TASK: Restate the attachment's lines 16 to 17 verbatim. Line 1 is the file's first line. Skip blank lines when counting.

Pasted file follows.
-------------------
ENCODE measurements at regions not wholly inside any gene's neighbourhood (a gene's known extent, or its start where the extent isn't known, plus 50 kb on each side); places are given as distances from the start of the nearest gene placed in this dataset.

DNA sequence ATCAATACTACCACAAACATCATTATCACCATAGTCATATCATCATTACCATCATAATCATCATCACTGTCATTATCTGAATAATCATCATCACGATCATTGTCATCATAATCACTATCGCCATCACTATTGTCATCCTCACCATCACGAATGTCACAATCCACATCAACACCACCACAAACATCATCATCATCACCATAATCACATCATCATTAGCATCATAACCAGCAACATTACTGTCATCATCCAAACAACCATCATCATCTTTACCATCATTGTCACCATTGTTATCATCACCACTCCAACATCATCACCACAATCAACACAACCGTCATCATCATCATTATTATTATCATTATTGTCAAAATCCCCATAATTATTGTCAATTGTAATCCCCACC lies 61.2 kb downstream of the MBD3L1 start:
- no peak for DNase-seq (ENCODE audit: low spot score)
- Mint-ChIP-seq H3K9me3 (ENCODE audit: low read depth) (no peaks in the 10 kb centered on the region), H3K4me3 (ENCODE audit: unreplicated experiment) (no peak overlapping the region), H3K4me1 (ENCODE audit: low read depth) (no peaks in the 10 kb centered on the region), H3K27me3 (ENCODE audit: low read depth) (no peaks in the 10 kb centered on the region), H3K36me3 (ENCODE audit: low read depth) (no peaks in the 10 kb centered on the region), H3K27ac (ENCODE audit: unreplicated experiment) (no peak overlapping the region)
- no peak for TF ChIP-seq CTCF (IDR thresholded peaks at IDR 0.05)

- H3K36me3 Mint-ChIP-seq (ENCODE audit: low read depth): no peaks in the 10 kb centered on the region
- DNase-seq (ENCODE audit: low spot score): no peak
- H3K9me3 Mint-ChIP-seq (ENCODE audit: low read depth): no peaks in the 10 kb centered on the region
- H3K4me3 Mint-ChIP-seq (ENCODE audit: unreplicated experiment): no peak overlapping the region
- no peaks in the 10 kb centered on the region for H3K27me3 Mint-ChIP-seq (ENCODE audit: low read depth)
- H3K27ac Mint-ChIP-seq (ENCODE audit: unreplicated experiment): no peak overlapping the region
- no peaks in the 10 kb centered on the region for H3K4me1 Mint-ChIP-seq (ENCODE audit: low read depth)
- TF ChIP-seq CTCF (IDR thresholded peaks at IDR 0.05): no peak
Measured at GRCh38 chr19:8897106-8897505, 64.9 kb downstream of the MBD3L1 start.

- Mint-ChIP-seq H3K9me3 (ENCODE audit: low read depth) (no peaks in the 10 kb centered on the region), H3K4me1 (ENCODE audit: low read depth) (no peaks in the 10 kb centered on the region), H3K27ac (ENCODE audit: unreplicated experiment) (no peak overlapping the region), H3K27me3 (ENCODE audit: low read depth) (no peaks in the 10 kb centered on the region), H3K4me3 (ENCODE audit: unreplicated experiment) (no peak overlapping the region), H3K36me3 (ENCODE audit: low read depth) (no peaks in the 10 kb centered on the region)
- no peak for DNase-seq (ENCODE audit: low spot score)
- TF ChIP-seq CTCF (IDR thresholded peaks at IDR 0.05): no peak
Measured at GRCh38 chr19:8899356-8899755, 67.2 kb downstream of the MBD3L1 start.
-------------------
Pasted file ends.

- no peak for DNase-seq (ENCODE audit: low spot score)
- TF ChIP-seq CTCF (IDR thresholded peaks at IDR 0.05): no peak